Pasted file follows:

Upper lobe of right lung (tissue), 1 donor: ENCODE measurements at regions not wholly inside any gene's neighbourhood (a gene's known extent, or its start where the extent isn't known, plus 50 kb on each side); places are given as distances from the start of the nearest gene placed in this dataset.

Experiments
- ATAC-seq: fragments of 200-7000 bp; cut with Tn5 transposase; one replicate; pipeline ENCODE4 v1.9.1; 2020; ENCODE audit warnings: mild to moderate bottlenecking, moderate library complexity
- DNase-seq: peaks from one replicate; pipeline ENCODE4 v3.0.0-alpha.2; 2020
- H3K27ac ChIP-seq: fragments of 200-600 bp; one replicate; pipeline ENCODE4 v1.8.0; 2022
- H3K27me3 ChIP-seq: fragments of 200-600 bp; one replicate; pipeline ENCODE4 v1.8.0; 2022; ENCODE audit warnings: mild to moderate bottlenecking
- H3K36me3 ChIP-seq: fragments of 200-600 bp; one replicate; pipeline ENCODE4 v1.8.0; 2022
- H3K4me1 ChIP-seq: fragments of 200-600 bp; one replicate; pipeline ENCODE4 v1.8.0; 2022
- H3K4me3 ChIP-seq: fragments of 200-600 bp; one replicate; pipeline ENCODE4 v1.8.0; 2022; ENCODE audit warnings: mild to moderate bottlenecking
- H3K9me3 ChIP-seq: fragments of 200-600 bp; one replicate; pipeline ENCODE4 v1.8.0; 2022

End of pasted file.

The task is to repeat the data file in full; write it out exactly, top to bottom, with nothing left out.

Upper lobe of right lung (tissue), 1 donor: ENCODE measurements at regions not wholly inside any gene's neighbourhood (a gene's known extent, or its start where the extent isn't known, plus 50 kb on each side); places are given as distances from the start of the nearest gene placed in this dataset.

Experiments
- ATAC-seq: fragments of 200-7000 bp; cut with Tn5 transposase; one replicate; pipeline ENCODE4 v1.9.1; 2020; ENCODE audit warnings: mild to moderate bottlenecking, moderate library complexity
- DNase-seq: peaks from one replicate; pipeline ENCODE4 v3.0.0-alpha.2; 2020
- H3K27ac ChIP-seq: fragments of 200-600 bp; one replicate; pipeline ENCODE4 v1.8.0; 2022
- H3K27me3 ChIP-seq: fragments of 200-600 bp; one replicate; pipeline ENCODE4 v1.8.0; 2022; ENCODE audit warnings: mild to moderate bottlenecking
- H3K36me3 ChIP-seq: fragments of 200-600 bp; one replicate; pipeline ENCODE4 v1.8.0; 2022
- H3K4me1 ChIP-seq: fragments of 200-600 bp; one replicate; pipeline ENCODE4 v1.8.0; 2022
- H3K4me3 ChIP-seq: fragments of 200-600 bp; one replicate; pipeline ENCODE4 v1.8.0; 2022; ENCODE audit warnings: mild to moderate bottlenecking
- H3K9me3 ChIP-seq: fragments of 200-600 bp; one replicate; pipeline ENCODE4 v1.8.0; 2022